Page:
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On a scale of 1-10, how sticky are you feeling today? 1 would be PB&J sticky. 10 would be Super Glue sticky.

As an actor, you want to be at your stickiest when you’re at a callback for a national commercial, get introduced to a film director at an industry event, or meet a member of the media at a networking mixer. If you walked into an audition today where a casting director was seeing 200 people, would your audition get stuck in her mind? Or would it be completely forgettable?

Making ourselves stickier is possible with even a little bit of effort. The benefits of creating this longer-lasting impression can include more acting opportunities, better roles, higher pay and much more. First, you need to do the work and it goes beyond just trying to get your name out there.

10 Ways to Make Yourself Stickier

1. Change Your Name

I don’t mean switching completely to a stage name or changing  Hershlag to Portman. The addition or subtraction of a middle initial, use of a middle name or using your given name instead of a nickname can work in your favor if it makes your name easier to remember.

2. Be Visible at Industry Mixers

Taking time to socialize with your colleagues is a great way for them to see you’re the kind of person they would be willing to spend a 10-hour day with on set. You handle yourself well, don’t demand to be the center of attention, and you have a good sense of humor. It doesn’t hurt to be the one to buy the next round of drinks either.

3. Actively Pursue Learning More

Every major city will have a variety of educational opportunities for an actor. Beyond acting workshops, think of yourself as a filmmaking student eager to better understand all aspects of the industry, from cinematography to distribution. Attend as many events as you can, especially the free ones.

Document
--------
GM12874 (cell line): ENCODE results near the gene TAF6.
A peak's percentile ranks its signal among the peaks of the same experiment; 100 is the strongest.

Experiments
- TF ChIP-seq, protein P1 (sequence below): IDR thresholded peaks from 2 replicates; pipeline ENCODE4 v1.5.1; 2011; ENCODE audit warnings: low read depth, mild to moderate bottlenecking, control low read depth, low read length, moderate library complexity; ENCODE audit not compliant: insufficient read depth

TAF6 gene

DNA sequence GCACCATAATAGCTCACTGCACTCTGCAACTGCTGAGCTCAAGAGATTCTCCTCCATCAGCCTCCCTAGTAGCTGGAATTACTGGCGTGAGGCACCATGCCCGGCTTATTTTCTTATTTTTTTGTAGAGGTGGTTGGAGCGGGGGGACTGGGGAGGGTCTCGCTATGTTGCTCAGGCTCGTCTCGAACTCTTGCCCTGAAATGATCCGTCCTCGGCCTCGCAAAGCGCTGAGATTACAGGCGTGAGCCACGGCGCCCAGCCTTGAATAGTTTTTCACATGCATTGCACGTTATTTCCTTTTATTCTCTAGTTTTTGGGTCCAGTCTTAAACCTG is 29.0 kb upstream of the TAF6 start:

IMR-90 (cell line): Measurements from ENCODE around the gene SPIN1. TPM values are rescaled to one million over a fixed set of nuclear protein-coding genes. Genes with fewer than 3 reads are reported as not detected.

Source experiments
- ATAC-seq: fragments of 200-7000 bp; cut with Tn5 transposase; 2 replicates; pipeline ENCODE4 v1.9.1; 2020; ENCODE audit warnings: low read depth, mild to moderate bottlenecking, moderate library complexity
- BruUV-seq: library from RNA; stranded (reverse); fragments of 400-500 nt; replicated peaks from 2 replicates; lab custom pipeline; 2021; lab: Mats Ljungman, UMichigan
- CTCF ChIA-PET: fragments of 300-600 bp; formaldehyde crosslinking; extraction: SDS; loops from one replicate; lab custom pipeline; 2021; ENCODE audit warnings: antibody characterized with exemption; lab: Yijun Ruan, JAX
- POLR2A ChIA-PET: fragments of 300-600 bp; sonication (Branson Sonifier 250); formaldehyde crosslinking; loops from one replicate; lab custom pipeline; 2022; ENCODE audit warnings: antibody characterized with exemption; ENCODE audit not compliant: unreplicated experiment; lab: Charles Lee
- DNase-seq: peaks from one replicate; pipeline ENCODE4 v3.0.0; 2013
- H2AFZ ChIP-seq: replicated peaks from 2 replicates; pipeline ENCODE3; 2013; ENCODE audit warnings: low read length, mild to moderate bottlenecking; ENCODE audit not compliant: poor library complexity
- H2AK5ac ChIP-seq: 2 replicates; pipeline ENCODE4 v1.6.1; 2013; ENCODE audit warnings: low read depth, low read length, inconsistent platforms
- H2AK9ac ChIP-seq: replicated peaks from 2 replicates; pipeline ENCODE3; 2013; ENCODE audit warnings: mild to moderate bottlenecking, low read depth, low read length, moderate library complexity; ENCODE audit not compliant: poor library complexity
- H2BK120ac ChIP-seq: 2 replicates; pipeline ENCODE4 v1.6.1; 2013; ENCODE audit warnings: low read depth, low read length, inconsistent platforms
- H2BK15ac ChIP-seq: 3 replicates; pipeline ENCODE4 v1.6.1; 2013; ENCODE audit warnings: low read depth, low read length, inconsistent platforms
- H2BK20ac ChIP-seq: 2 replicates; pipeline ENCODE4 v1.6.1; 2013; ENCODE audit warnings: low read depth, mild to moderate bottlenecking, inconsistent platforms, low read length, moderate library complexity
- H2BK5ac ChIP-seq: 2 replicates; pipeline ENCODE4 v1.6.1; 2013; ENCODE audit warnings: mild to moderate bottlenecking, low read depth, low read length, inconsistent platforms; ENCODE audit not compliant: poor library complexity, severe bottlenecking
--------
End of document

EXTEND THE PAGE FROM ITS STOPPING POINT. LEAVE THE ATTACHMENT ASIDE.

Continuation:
4. Take Acting Workshops

If you can find one offered by a notable casting director in your area, jump on it. This gives the CD a chance to see more of your skills and get to know more about you as an actor and a person. Workshops offered by working actors and reputable teachers are also smart options. These are the same people who could one day recommend you for a role.

5. Actively Support a Project

Supporting our own projects is a given; supporting ones we’re not a part of stands out even more. Your support could come in spreading the word about a fundraiser, a casting, a need for a location or a screening.

6. Be Quick to Praise Others Who Deserve It

We tend to get caught up in our own journey but it’s important to recognize the successes of those around us. Sending a note of congrats or posting a comment on someone’s Facebook page is easy and takes only a minute or two.

7. Align Yourself with Successful People

This is a bit of “hitching your wagon to a star” but it helps to be associated with “sticky” people with reputations for doing good work consistently.

8. Fill a Gap in a Production

The role you take may not be the first one you wanted, but even working as a background actor fills a need for the production. As a new actor or one with only a few years of experience, the answer to the casting form question “willing to work as an extra?” should always be Yes.

9. Remember Everyone’s Name

When you meet a lot of people in different cities regularly, it’s challenging to remember so many names. Even connecting with someone on Facebook after the first meeting doesn’t guarantee you’ll remember a name. Taking the time to learn, or asking the person with the familiar face for her name again, is always helpful in helping them remember you.

10. Thank People Who Helped You

If someone mentions a casting you didn’t know about and you get booked on it, sending a Thank You note by mail or email is a suitable response. A step up, depending on your relationship and the importance of the gig, would be taking them to lunch. Remember the time people spend helping you in a highly competitive industry is a gift.

Marc&Lydia_Knock out

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